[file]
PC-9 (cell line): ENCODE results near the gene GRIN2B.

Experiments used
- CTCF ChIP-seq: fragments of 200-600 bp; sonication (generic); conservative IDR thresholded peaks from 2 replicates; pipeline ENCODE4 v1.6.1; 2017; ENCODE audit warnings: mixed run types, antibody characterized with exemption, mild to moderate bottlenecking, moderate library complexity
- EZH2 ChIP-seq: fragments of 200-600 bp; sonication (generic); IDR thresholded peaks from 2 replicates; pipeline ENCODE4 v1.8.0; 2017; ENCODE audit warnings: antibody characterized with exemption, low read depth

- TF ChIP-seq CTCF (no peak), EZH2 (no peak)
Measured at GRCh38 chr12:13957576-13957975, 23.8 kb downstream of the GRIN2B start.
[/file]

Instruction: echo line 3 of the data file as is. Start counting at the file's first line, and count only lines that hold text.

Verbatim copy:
- CTCF ChIP-seq: fragments of 200-600 bp; sonication (generic); conservative IDR thresholded peaks from 2 replicates; pipeline ENCODE4 v1.6.1; 2017; ENCODE audit warnings: mixed run types, antibody characterized with exemption, mild to moderate bottlenecking, moderate library complexity